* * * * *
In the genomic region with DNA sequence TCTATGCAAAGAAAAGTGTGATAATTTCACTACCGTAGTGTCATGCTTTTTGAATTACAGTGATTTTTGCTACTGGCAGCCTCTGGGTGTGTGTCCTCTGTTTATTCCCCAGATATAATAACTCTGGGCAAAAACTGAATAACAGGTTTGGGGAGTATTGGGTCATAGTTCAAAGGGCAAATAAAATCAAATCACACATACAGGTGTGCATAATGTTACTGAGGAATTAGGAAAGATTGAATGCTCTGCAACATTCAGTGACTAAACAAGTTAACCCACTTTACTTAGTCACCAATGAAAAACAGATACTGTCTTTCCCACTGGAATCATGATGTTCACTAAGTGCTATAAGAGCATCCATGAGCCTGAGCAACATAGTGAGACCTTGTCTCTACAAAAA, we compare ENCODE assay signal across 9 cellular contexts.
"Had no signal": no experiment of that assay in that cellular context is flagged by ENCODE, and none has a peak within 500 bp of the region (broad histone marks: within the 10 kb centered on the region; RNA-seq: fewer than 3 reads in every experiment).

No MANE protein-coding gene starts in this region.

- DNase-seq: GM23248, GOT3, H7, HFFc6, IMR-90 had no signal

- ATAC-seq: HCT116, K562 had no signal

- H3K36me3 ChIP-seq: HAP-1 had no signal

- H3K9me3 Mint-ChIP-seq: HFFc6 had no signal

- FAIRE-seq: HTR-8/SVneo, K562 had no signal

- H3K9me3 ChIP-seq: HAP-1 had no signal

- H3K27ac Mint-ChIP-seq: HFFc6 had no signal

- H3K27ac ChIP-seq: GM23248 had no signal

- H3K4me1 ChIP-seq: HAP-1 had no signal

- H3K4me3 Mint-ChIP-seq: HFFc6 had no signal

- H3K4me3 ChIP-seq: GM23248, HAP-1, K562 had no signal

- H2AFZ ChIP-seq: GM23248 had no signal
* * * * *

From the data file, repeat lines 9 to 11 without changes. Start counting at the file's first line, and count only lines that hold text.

- H3K9me3 ChIP-seq: HAP-1 had no signal

- H3K27ac Mint-ChIP-seq: HFFc6 had no signal

- H3K27ac ChIP-seq: GM23248 had no signal